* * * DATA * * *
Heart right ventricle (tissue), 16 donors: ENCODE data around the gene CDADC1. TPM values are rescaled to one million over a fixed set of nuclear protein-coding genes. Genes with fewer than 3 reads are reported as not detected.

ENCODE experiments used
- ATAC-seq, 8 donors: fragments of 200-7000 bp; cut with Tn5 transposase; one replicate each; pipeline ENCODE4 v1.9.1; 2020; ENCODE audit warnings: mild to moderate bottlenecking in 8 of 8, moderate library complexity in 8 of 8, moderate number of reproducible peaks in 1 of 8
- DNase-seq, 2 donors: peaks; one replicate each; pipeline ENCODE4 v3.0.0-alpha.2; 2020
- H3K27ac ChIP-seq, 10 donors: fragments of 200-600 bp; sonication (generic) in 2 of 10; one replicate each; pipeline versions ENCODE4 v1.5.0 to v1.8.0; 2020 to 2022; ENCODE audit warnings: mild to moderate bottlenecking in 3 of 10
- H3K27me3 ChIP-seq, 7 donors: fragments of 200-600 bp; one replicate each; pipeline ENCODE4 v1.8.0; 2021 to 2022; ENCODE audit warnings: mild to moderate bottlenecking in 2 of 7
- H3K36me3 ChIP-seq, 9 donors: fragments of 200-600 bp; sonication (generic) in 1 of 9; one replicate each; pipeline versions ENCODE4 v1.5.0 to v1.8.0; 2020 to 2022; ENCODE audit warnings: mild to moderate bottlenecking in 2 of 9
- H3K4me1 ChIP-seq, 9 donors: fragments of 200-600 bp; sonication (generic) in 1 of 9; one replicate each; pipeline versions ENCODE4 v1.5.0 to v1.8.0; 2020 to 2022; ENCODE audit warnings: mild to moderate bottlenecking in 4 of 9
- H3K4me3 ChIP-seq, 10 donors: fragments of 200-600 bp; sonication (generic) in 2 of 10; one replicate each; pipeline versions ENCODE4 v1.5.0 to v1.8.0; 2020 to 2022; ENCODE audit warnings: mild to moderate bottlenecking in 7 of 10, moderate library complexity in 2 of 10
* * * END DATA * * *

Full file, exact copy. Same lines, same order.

Heart right ventricle (tissue), 16 donors: ENCODE data around the gene CDADC1. TPM values are rescaled to one million over a fixed set of nuclear protein-coding genes. Genes with fewer than 3 reads are reported as not detected.

ENCODE experiments used
- ATAC-seq, 8 donors: fragments of 200-7000 bp; cut with Tn5 transposase; one replicate each; pipeline ENCODE4 v1.9.1; 2020; ENCODE audit warnings: mild to moderate bottlenecking in 8 of 8, moderate library complexity in 8 of 8, moderate number of reproducible peaks in 1 of 8
- DNase-seq, 2 donors: peaks; one replicate each; pipeline ENCODE4 v3.0.0-alpha.2; 2020
- H3K27ac ChIP-seq, 10 donors: fragments of 200-600 bp; sonication (generic) in 2 of 10; one replicate each; pipeline versions ENCODE4 v1.5.0 to v1.8.0; 2020 to 2022; ENCODE audit warnings: mild to moderate bottlenecking in 3 of 10
- H3K27me3 ChIP-seq, 7 donors: fragments of 200-600 bp; one replicate each; pipeline ENCODE4 v1.8.0; 2021 to 2022; ENCODE audit warnings: mild to moderate bottlenecking in 2 of 7
- H3K36me3 ChIP-seq, 9 donors: fragments of 200-600 bp; sonication (generic) in 1 of 9; one replicate each; pipeline versions ENCODE4 v1.5.0 to v1.8.0; 2020 to 2022; ENCODE audit warnings: mild to moderate bottlenecking in 2 of 9
- H3K4me1 ChIP-seq, 9 donors: fragments of 200-600 bp; sonication (generic) in 1 of 9; one replicate each; pipeline versions ENCODE4 v1.5.0 to v1.8.0; 2020 to 2022; ENCODE audit warnings: mild to moderate bottlenecking in 4 of 9
- H3K4me3 ChIP-seq, 10 donors: fragments of 200-600 bp; sonication (generic) in 2 of 10; one replicate each; pipeline versions ENCODE4 v1.5.0 to v1.8.0; 2020 to 2022; ENCODE audit warnings: mild to moderate bottlenecking in 7 of 10, moderate library complexity in 2 of 10